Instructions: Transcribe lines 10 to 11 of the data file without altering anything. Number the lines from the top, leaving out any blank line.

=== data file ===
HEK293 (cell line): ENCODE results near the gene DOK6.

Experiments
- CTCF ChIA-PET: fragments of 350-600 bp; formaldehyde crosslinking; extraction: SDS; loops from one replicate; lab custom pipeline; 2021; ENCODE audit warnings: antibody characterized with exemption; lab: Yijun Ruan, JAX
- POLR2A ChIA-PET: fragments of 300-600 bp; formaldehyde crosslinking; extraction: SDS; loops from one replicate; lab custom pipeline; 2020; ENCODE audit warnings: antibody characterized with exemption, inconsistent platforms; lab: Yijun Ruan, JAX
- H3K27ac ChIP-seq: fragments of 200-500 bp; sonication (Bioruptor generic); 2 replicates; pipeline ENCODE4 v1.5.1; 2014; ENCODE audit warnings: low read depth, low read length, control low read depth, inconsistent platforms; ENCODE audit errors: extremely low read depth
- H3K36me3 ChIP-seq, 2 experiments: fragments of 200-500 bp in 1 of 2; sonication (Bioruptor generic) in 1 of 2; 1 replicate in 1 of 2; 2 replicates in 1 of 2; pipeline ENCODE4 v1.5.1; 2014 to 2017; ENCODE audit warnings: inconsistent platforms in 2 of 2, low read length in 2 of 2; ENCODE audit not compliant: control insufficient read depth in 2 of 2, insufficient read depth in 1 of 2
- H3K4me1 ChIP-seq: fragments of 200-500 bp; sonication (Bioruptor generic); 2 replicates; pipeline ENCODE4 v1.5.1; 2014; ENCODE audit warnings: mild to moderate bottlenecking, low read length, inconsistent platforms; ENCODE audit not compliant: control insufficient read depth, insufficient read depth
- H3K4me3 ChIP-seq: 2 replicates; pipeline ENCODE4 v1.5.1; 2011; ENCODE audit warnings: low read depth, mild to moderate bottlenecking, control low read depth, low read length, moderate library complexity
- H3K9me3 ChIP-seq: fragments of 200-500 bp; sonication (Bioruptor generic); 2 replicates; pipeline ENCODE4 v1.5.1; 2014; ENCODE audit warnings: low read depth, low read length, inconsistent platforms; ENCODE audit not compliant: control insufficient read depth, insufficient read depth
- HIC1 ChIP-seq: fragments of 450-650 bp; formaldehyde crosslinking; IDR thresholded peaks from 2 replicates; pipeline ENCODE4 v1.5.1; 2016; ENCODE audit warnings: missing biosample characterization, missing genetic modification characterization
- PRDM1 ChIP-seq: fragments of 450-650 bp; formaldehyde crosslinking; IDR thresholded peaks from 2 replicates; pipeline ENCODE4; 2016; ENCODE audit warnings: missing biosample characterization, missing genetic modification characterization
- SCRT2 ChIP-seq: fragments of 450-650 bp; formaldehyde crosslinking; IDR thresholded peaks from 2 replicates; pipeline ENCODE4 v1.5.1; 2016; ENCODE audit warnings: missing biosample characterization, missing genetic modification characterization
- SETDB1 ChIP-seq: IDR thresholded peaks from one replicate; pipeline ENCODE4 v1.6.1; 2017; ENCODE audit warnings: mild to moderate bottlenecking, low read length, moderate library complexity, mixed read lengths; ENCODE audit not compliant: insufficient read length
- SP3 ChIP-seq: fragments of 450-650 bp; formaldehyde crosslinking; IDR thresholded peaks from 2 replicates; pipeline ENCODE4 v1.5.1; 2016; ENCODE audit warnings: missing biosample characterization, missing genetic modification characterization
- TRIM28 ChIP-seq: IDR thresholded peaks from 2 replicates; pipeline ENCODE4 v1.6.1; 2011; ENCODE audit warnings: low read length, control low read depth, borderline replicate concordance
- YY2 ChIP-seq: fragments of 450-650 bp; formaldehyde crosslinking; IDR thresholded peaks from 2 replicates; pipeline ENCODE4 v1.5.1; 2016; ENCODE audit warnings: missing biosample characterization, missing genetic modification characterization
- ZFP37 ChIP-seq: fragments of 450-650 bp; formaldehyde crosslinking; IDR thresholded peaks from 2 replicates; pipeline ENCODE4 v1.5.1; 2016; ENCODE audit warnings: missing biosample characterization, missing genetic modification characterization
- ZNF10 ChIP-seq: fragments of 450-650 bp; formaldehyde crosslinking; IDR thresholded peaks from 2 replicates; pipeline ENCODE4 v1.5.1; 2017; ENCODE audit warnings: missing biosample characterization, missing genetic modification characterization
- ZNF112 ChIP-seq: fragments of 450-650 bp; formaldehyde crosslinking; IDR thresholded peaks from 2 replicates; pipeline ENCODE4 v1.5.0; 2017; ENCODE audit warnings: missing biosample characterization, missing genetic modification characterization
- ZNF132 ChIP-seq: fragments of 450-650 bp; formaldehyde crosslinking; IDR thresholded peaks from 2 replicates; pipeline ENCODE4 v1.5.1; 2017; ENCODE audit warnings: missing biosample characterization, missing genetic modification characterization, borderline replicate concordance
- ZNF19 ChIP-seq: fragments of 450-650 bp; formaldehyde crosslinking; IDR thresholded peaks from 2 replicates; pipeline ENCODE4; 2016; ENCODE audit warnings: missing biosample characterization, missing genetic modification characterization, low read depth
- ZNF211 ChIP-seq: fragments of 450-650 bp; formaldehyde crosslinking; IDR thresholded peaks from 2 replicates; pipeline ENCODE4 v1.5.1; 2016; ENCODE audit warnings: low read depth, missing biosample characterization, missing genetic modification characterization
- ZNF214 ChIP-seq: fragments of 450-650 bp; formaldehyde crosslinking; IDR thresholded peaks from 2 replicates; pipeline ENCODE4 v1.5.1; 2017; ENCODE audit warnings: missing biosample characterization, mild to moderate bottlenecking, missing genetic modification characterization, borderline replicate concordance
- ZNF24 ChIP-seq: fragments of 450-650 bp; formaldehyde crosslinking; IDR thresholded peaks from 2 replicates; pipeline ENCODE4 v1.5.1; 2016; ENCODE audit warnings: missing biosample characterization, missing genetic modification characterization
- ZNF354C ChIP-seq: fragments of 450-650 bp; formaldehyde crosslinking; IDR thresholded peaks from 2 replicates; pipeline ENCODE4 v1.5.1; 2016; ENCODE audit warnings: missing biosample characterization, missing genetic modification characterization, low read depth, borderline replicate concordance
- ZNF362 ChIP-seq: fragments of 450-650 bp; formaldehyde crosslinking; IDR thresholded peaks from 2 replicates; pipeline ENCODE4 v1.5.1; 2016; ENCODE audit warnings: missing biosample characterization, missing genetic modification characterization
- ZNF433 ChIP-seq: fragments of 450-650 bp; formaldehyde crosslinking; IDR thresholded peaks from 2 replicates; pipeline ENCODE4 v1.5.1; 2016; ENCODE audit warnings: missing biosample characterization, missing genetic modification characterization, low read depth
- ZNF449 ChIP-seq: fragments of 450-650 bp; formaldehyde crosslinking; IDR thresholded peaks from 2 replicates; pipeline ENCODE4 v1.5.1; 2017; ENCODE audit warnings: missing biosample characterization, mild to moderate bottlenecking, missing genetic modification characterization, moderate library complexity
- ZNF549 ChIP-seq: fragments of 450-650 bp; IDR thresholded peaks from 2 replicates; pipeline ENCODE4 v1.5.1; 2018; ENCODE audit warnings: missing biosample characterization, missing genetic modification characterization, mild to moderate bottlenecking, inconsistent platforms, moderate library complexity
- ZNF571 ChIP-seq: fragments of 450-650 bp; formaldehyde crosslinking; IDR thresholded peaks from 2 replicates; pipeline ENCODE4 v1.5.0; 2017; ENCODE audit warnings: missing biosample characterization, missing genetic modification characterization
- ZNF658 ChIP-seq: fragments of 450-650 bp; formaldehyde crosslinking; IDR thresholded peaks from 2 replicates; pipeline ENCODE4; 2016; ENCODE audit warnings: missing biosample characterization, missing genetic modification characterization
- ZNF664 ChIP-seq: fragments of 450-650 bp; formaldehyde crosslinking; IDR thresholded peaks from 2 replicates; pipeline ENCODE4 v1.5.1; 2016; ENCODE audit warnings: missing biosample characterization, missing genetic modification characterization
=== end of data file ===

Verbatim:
- HIC1 ChIP-seq: fragments of 450-650 bp; formaldehyde crosslinking; IDR thresholded peaks from 2 replicates; pipeline ENCODE4 v1.5.1; 2016; ENCODE audit warnings: missing biosample characterization, missing genetic modification characterization
- PRDM1 ChIP-seq: fragments of 450-650 bp; formaldehyde crosslinking; IDR thresholded peaks from 2 replicates; pipeline ENCODE4; 2016; ENCODE audit warnings: missing biosample characterization, missing genetic modification characterization